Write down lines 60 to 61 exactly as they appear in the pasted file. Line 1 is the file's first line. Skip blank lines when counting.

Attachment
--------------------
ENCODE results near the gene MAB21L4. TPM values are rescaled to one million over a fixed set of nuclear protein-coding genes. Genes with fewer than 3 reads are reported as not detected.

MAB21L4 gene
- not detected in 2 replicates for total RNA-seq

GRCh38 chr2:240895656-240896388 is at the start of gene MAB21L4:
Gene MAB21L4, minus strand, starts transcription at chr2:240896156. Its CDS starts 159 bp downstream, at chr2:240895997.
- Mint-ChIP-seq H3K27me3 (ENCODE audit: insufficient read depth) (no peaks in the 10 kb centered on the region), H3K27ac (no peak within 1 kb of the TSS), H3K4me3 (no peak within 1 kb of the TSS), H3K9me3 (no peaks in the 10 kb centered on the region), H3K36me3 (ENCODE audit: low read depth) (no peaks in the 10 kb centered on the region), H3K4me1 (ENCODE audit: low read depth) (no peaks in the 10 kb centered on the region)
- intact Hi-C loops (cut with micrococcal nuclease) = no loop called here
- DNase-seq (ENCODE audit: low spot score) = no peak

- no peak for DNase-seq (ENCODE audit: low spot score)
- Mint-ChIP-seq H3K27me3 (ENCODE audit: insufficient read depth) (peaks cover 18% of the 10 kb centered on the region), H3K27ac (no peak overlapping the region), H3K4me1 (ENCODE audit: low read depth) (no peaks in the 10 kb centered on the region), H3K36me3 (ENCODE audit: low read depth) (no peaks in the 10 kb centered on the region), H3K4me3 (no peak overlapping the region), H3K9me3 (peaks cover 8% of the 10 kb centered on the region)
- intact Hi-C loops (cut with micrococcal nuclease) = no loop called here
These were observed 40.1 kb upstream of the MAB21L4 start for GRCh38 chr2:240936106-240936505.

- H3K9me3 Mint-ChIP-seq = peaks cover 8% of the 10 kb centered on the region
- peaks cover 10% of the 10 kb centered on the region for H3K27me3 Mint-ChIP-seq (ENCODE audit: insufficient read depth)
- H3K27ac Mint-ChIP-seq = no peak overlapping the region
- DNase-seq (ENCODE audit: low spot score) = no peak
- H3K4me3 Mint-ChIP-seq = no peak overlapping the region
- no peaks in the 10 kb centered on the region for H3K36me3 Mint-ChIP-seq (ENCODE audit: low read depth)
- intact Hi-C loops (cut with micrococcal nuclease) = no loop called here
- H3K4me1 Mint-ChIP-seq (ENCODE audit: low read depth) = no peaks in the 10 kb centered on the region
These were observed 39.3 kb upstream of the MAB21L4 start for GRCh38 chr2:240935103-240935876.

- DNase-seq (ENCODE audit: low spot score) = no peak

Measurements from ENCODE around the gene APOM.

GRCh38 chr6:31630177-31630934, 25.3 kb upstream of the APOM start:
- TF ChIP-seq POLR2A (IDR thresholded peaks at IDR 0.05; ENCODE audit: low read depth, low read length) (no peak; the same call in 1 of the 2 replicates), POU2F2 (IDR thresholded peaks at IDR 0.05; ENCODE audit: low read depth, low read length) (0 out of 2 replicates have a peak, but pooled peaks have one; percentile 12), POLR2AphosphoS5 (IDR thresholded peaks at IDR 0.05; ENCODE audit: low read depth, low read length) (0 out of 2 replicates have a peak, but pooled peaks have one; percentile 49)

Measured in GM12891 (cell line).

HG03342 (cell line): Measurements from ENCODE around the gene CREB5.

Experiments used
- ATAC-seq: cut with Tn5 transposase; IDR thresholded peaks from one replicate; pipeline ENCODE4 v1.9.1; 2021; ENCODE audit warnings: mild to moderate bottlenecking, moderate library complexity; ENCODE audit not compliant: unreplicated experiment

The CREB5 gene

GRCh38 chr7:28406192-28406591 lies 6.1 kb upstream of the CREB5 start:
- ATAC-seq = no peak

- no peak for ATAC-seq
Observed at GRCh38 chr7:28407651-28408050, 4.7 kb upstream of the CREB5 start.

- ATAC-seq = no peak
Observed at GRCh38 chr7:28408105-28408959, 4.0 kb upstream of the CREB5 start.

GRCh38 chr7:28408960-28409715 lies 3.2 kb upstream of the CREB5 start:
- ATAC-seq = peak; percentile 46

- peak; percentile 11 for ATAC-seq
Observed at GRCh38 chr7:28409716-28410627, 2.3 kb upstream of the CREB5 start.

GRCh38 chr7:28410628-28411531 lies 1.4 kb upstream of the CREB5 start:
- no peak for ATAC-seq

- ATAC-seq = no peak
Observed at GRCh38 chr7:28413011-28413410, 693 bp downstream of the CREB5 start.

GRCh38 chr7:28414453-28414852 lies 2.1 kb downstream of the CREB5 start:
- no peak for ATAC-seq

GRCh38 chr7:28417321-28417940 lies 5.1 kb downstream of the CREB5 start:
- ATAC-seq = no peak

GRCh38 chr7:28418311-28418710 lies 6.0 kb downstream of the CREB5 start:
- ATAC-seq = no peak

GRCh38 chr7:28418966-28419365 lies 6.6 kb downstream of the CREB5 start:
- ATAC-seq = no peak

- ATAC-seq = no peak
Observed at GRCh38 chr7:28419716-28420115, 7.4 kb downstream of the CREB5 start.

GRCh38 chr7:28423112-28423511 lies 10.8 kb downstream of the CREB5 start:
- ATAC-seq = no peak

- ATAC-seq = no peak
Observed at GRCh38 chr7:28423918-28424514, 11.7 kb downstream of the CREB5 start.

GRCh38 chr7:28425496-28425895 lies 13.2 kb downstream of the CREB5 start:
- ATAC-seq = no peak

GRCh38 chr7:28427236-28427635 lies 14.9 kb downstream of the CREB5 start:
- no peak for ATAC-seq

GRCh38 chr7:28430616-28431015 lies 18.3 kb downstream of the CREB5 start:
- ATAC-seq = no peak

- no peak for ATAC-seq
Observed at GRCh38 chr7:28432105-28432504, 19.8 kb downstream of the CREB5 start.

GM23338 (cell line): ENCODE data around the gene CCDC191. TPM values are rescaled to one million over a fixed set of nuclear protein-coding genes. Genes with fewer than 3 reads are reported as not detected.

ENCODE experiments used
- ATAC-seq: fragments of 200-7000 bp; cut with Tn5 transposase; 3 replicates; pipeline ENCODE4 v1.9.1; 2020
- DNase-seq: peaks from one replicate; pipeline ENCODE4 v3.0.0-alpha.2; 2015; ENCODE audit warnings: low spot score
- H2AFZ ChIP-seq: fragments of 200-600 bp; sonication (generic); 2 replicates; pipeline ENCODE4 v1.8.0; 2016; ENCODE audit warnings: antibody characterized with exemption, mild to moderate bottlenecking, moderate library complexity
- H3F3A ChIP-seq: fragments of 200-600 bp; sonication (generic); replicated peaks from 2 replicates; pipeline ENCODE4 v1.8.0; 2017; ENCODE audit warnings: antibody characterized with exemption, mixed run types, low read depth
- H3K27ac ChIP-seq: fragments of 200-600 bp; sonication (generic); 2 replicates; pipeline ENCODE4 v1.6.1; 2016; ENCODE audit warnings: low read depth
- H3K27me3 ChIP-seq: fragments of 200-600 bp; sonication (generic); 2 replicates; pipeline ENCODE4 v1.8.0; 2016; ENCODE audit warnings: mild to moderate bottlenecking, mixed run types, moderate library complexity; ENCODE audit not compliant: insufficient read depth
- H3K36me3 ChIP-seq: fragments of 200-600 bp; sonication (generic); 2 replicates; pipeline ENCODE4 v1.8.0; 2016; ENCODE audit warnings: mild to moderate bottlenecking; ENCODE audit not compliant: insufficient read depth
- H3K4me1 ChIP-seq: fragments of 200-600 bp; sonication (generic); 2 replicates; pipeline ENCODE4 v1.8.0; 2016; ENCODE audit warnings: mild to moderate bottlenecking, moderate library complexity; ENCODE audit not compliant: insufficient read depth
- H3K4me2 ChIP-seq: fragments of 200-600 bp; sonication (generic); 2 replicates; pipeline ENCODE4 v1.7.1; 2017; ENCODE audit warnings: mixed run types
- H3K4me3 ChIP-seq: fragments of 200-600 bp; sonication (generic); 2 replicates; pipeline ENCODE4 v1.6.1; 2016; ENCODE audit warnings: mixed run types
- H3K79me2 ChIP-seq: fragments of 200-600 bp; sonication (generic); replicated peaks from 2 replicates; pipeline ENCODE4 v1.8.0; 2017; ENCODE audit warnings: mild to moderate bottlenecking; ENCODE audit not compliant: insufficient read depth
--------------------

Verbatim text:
- ATAC-seq = no peak

GRCh38 chr7:28427236-28427635 lies 14.9 kb downstream of the CREB5 start: